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hero

[heer-oh]
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noun, plural he·roes; for 5 also he·ros.
  1. a person noted for courageous acts or nobility of character: He became a local hero when he saved the drowning child.
  2. a person who, in the opinion of others, has special achievements, abilities, or personal qualities and is regarded as a role model or ideal: My older sister is my hero. Entrepreneurs are our modern heroes.
  3. the principal male character in a story, play, film, etc.
  4. Classical Mythology.
    1. a being of godlike prowess and beneficence who often came to be honored as a divinity.
    2. (in the Homeric period) a warrior-chieftain of special strength, courage, or ability.
    3. (in later antiquity) an immortal being; demigod.
  5. hero sandwich.
  6. the bread or roll used in making a hero sandwich.

Origin of hero

1605–15; back formation from Middle English heroes (plural) < Latin hērōs (singular), hērōes (plural) < Greek hḗrōs, hḗrōes
Related formshe·ro·like, adjectivesub·he·ro, noun, plural sub·he·roes.un·he·ro, noun, plural un·he·roes.un·he·ro·like, adjective

Usage note

In its earliest use, the word hero was applied almost exclusively to a man. The corresponding word heroine was–and still is–reserved for a woman. Hero is still sometimes used to refer specifically to a man: British heroes and heroines. But hero is now considered to be a gender-neutral word, and is also increasingly used to refer to a woman: a list of American heroes; Joan of Arc, a French hero. In the sense "the principal character in a story, play, etc.," a hero is male and a heroine is female: Margaret is the novel’s heroine.

Synonyms

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3. lead, star.

Antonyms

3. villain, heavy.

Hero

[heer-oh]
noun
  1. Classical Mythology. a priestess of Aphrodite who drowned herself after her lover Leander drowned while swimming the Hellespont to visit her.
  2. Also Heron. Hero of Alexandria, flourished 1st century a.d., Greek scientist.
Dictionary.com Unabridged Based on the Random House Unabridged Dictionary, © Random House, Inc. 2018

Examples from the Web for heros

Historical Examples

  • The sorrows of the Heros, Guineveres, and Francescas of romance are not greater than hers were.

    Mary Wollstonecraft

    Elizabeth Robins Pennell

  • The name of the locality itself was derived from this "heros eponymos."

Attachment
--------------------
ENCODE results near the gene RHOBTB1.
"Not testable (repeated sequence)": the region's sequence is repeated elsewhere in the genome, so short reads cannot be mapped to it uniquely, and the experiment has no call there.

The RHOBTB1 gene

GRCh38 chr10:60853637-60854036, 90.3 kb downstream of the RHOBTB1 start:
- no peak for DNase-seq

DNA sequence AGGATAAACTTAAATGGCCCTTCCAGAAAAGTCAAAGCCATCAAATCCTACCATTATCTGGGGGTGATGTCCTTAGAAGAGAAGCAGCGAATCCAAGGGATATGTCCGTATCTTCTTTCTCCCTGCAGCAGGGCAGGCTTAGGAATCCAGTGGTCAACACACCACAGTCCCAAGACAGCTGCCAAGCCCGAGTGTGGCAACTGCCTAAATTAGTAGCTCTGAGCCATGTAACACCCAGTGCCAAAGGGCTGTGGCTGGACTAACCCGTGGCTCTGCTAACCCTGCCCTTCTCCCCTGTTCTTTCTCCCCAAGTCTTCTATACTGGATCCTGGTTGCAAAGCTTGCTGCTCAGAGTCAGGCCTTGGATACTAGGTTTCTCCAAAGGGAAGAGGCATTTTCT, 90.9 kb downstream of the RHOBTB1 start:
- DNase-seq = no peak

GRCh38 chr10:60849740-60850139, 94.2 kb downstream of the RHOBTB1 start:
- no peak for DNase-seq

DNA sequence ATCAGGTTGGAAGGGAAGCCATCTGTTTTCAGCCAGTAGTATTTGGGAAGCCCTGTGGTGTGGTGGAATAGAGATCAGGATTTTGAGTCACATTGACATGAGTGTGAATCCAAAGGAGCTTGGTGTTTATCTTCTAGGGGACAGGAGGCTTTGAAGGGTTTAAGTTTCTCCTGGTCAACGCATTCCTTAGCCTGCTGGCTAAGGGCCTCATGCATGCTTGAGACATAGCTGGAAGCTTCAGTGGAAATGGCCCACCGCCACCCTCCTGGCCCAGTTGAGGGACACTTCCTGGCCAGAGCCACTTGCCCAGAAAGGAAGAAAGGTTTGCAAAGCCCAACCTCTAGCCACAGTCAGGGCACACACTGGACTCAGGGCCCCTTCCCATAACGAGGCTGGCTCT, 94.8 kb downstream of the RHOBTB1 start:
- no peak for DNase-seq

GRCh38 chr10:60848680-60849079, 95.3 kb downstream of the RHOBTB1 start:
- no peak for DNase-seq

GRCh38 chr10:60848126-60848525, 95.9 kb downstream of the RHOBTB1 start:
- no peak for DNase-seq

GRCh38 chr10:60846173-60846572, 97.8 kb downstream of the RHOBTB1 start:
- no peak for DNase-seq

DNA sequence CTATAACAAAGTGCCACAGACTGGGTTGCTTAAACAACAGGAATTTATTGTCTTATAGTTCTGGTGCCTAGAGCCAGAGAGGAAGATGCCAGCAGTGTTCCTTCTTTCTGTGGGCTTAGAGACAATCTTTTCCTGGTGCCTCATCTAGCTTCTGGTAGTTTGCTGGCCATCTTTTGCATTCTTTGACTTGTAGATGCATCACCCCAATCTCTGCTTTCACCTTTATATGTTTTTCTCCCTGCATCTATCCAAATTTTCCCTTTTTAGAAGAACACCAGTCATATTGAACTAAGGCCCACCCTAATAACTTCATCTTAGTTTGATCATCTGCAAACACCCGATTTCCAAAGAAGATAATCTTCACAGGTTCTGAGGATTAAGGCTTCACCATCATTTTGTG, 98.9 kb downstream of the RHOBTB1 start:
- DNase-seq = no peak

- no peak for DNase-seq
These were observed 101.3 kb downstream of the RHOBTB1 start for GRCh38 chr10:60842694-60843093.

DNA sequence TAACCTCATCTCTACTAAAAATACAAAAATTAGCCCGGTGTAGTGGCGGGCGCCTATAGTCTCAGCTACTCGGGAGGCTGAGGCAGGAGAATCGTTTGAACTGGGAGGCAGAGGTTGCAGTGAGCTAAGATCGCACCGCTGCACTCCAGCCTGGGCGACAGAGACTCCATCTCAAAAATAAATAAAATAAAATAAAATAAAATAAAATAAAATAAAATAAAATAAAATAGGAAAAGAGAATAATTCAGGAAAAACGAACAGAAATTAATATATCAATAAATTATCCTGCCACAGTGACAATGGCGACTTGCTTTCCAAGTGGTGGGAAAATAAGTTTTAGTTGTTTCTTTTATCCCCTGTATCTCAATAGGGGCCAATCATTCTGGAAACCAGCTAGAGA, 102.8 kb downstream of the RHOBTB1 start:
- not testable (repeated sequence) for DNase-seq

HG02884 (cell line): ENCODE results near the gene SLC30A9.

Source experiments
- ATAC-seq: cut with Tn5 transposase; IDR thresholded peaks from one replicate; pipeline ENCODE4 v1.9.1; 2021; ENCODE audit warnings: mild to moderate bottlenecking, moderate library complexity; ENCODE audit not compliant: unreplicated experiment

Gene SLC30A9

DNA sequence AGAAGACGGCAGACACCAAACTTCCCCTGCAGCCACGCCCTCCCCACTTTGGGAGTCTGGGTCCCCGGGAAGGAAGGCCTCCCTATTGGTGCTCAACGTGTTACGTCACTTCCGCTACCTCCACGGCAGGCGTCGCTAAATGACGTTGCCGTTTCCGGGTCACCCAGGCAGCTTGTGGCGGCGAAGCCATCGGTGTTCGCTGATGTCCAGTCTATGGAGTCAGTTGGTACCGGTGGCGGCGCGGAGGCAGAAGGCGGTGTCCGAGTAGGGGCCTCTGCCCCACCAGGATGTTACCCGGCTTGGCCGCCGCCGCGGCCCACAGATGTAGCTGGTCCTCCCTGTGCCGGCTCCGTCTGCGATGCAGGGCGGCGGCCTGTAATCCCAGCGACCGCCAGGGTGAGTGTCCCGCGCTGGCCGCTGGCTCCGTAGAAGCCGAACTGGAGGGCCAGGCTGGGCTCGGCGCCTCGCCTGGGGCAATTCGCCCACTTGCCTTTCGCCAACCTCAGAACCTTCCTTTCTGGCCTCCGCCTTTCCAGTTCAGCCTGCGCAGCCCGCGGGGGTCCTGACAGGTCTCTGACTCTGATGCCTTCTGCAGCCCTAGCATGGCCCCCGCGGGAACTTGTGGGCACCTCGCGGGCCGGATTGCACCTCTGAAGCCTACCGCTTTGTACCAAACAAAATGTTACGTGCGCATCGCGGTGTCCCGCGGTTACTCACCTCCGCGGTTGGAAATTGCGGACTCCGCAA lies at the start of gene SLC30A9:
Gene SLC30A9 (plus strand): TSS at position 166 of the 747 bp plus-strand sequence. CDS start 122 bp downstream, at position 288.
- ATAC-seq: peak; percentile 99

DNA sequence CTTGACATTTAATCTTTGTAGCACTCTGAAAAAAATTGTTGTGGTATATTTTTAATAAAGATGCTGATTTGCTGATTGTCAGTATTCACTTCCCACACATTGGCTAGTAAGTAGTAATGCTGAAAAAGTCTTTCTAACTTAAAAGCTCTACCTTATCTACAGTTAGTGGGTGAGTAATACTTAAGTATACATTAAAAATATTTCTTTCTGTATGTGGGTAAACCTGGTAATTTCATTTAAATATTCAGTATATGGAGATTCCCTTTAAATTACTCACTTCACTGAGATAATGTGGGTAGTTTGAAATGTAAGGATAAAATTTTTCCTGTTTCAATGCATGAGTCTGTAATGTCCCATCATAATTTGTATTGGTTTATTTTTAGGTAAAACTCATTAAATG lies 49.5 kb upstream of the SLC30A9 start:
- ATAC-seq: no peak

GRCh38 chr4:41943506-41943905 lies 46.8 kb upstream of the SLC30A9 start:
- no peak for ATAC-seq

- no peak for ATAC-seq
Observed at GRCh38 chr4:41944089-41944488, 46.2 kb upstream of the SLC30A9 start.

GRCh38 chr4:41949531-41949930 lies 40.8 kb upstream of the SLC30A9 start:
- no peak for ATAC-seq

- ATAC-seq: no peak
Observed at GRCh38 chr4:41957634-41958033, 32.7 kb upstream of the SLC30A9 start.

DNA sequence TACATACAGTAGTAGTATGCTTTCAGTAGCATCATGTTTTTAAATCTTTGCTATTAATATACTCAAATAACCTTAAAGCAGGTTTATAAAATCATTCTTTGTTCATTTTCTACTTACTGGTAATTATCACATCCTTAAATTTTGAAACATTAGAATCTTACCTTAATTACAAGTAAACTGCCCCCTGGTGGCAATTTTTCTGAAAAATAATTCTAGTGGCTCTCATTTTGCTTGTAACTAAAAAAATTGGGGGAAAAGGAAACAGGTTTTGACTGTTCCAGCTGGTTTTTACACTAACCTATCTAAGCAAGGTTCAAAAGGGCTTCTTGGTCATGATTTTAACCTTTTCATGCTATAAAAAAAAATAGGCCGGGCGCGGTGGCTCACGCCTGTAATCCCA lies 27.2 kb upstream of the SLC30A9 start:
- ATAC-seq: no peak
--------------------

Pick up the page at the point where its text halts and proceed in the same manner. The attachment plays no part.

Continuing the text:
• The pain was so severe that he could scarcely respond to his heros greeting.

    Deering of Deal

    Latta Griswold

  • It is a poem of the heros development, his spiritual progress.

  • Well, I guess I can manage to row both of us, was our heros reply.


British Dictionary definitions for heros

hero

noun plural -roes
  1. a man distinguished by exceptional courage, nobility, fortitude, etc
  2. a man who is idealized for possessing superior qualities in any field
  3. classical myth a being of extraordinary strength and courage, often the offspring of a mortal and a god, who is celebrated for his exploits
  4. the principal male character in a novel, play, etc

Word Origin

C14: from Latin hērōs, from Greek

Hero1

noun
  1. Greek myth a priestess of Aphrodite, who killed herself when her lover Leander drowned while swimming the Hellespont to visit her

Hero2

Heron

noun
  1. 1st century ad, Greek mathematician and inventor
Collins English Dictionary - Complete & Unabridged 2012 Digital Edition © William Collins Sons & Co. Ltd. 1979, 1986 © HarperCollins Publishers 1998, 2000, 2003, 2005, 2006, 2007, 2009, 2012

Word Origin and History for heros

hero

n.2

1955, the New York term for a sandwich elsewhere called submarine, grinder, poor boy (New Orleans), or hoagie (Philadelphia); origin unknown, perhaps so called for its great size, or a folk etymology alteration of Greek gyro as a type of sandwich.

hero

n.1

late 14c., "man of superhuman strength or physical courage," from Latin heros "hero," from Greek heros "demi-god" (a variant singular of which was heroe), originally "defender, protector," from PIE root *ser- "to watch over, protect" (cf. Latin servare "to save, deliver, preserve, protect;" see observe). Meaning "man who exhibits great bravery" in any course of action is from 1660s. Sense of "chief male character in a play, story, etc." first recorded 1690s. First record of hero-worship is from 1774.

Online Etymology Dictionary, © 2010 Douglas Harper

heros in Science

Hero

[hērō]
  1. Greek mathematician who wrote on mechanics and invented many water-driven and steam-driven machines. He also developed a formula for determining the area of a triangle.
The American Heritage® Science Dictionary Copyright © 2011. Published by Houghton Mifflin Harcourt Publishing Company. All rights reserved.